Soon after buying the 2008 Samsung 42" 720P PN42A450 plasma HDTV I moved it to the children's room and bought the directly competing Panasonic TH-42PX80U to replace it. My hope was that the Panasonic would program in and save more cable channels than the Samsung. Sadly, neither one is able to program in and save as many cable TV channels as my 2006 Olevia LCD HDTV. Neither one can permanently program in and lock down common part-time cable channels such as foreign language channels. With the 2008 plasmas, channels programmed in as FAVORITES are erased each time the channel goes off the air when the TV is in use.
Recommend this product?
The above issue may not be a concern to most people, so I will move on to other matters.
Before turning on the power, comparing the Panasonic TH-42PX80U side-by-side to the Samsung PN42A450 many differences are noticed. It is obvious that the Panasonic's screen is darker than that of the Samsung. The Samsung almost has a brick red hue. Neither is pure black, but the Panasonic is slightly darker. The Samsung's screen is more glossy and reflective, while the Panasonic's screen is much more LCD matte-like.
Also before the power is turned on, it is obvious that the Samsung has a better remote. The Samsung's remote is bigger, with more buttons, and sad to say, new out of the box the Panasonic's remote buttons sometimes stick when you press them. Most frustrating is the up channel button sticks when surfing channels so the channels rapidly change until you fix the button back in place.
All of the TVs I have ever owned have had a right handed remote (channel-up and channel-down on the right hand side). Holding a right-handed remote in your right hand, your thumb easily rests on the channel-up/down area. The Samsung, all of the Sony CRTs, Olevia, cable box remotes -- all with right-handed channel buttons. The Panasonic TH-42PX80U's remote has the channel-up/down buttons on the left side of the remote. It is like trying to drive a car with the gas pedal on the left side of the floorboard... It feels unnatural.
About styling, the Panasonic has a stationary stand (that requires two people to safely attach) while the Samsung comes with an attached modern looking swivel stand. The Panasonic has a thinner bezel or frame so its total width is slightly less than the Samsung's. Side view, both seem equally skinny and both seem to have metal (not plastic) backs. To my eyes, both TVs have good styling. Different, but equal.
Turning the two plasma TVs on, and after turning down brightness, contrast and doing other fine adjustments, the Panasonic handles scenes with large areas of solid bright white better. The Samsung has a more noticeable flicker when there are large areas of solid bright white. However, the Panasonic seems to have much less color depth than the Samsung. Human faces, even in HD, look a bit cartoonish or like claymation. Faces look somewhat like talking pink balloons compared to the Samsung. Watching DAVID LETTERMAN in HD interviewing a pretty actress, it seems I can look more deeply into the actresses' eyes with the Samsung. Side-by-side, the Samsung makes real people look more natural. I have adjusted the Panasonic's picture controls up, down and sideways, but it seems that the Panasonic has fewer facial hue colors to offer than the Samsung. The Panasonic has 15,000:1 native contrast which is less than the native contrast of the Samsung, so perhaps contrast also has something to do with the less than natural look of human faces.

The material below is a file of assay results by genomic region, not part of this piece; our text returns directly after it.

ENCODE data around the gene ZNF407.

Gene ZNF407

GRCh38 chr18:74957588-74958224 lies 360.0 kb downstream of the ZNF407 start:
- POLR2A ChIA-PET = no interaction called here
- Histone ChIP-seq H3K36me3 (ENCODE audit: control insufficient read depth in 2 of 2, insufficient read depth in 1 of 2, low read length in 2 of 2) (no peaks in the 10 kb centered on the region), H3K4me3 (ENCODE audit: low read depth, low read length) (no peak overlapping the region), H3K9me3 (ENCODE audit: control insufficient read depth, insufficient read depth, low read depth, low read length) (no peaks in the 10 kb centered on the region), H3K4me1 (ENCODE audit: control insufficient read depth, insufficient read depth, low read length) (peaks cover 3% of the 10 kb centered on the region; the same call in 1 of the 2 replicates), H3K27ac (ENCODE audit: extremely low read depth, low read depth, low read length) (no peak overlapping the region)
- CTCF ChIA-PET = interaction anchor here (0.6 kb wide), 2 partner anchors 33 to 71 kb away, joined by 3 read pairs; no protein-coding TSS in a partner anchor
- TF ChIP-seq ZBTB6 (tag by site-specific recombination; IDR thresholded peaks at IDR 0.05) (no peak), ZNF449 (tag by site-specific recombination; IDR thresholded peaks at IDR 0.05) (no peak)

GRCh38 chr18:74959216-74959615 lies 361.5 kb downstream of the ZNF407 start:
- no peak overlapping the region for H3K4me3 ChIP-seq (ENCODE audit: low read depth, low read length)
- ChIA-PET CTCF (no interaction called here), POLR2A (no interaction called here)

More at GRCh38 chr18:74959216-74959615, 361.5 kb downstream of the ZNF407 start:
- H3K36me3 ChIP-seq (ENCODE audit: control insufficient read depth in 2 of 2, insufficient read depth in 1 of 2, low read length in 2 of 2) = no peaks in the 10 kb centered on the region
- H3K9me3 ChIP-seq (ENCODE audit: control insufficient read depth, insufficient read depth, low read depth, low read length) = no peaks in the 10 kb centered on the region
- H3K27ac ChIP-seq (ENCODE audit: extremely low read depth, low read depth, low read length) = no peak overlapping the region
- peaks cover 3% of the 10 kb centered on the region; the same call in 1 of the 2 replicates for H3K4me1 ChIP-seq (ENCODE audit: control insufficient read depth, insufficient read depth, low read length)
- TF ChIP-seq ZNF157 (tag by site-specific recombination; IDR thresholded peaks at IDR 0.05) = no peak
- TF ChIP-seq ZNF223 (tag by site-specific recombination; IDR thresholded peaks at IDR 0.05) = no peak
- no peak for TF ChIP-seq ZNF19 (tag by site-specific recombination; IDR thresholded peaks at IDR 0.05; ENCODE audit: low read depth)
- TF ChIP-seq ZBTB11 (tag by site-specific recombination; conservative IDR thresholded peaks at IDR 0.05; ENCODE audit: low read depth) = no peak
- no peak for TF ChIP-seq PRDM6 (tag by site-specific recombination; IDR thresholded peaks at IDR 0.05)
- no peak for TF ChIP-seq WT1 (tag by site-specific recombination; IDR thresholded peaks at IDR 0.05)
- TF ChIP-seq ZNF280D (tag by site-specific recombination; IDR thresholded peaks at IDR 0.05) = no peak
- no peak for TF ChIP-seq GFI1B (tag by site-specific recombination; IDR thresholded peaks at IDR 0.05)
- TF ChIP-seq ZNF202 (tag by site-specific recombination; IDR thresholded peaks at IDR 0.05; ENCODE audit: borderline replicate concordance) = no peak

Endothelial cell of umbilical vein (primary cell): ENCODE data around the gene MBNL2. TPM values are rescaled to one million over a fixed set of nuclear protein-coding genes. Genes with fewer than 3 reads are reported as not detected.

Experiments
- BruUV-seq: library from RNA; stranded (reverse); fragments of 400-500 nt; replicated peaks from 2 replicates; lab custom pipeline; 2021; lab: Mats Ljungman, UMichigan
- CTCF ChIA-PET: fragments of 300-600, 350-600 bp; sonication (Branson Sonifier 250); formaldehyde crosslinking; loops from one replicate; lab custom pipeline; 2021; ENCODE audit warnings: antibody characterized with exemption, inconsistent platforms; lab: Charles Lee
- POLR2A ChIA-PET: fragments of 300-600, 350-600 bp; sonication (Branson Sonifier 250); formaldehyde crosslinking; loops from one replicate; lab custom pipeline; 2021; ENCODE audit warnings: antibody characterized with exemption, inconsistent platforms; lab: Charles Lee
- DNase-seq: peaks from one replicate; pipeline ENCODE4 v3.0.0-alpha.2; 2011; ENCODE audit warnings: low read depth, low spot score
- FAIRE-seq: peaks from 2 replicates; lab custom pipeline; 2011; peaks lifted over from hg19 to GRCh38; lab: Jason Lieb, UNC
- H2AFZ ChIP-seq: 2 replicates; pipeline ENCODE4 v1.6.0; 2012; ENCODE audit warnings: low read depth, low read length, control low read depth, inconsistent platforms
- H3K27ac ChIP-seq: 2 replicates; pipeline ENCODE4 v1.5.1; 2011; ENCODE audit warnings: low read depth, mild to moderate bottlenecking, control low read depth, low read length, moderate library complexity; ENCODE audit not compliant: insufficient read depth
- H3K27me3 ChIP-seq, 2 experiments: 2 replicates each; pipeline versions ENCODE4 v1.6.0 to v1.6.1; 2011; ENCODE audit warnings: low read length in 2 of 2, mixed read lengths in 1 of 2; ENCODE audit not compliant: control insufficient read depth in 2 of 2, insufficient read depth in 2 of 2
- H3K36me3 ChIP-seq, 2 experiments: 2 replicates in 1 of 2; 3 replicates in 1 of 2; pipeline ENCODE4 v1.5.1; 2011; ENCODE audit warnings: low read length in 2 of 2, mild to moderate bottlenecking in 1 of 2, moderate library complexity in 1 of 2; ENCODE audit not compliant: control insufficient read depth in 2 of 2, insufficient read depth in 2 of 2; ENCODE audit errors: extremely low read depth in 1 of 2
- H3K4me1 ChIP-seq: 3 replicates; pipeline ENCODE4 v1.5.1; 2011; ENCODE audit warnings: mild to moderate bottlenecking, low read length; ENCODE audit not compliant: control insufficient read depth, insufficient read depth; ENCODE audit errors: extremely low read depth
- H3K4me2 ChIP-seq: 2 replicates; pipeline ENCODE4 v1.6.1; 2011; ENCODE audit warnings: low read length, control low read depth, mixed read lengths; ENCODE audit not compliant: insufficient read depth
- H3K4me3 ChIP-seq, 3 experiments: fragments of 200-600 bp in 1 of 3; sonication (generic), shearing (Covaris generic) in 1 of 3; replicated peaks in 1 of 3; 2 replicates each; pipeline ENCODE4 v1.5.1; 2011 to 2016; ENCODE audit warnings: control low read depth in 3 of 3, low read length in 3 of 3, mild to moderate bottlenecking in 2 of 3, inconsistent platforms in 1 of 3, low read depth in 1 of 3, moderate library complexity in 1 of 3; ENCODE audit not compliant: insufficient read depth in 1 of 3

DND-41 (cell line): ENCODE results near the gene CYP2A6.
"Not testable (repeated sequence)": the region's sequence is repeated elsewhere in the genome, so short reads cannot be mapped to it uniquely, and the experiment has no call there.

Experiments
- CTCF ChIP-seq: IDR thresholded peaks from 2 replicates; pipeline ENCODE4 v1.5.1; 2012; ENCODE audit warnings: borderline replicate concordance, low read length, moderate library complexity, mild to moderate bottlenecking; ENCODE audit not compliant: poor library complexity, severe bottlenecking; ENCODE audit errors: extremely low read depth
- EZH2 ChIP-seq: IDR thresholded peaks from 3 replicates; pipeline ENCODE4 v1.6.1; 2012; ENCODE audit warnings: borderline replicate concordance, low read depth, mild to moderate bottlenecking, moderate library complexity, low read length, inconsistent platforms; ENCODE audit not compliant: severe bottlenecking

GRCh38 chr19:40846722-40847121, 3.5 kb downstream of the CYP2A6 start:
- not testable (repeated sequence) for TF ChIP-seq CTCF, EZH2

Equally distracting with the Panasonic is that its color slightly shifts on its own. In a steady shot, reds go more purple and then go back to red. Even more distracting is in a changing scene (say the view is cut back and forth as two people have a conversation), each time the view is cut there is a one or two second period where the color tone shifts or adjusts. It does this regardless if the Panasonic's Color Management Mode is turned on or turned off.
The audio from the Samsung is more natural for movies and TV shows. The Panasonic sounds great when there is music, but regular voices sound unnatural (like a radio announcer from a booming stereo system in between the music) no matter how I make adjustments in the audio menu.
As far as functionality, both have the same aspect ratio functions except that the Samsung has Zoom 1 and Zoom 2, while the Panasonic has only Zoom 1. However, I don't see much use for Zoom 2. I probably will never use it. One true weakness of the Panasonic is that to adjust the zoom (to keep heads from being cut off), one must navigate deep into the menu. But with the Samsung, adjusting is possible the moment the ZOOM button on the remote is hit.
Another frustration regarding functionality is that if I enter Channel 150.3 on the remote but it has gone off the air, and so I then hit the up-channel or down-channel button, instead of surfing to the nearby simular channels such as 150.1 or 151.1, the Panasonic wormholes all the way back to Channel 1 (or the lowest active channel) if the down-channel button is hit, or all the way to Channel 999 (or the highest active channel) if the up-channel button is pressed. This is annoying.
With its weaker picture quality and bothersome remote, after weeks of fiddling with the picture adjustments I gave up and put the Panasonic in the kid's room and moved the Samsung back into my TV room.
Read all comments (1)
Amount Paid (US$): 850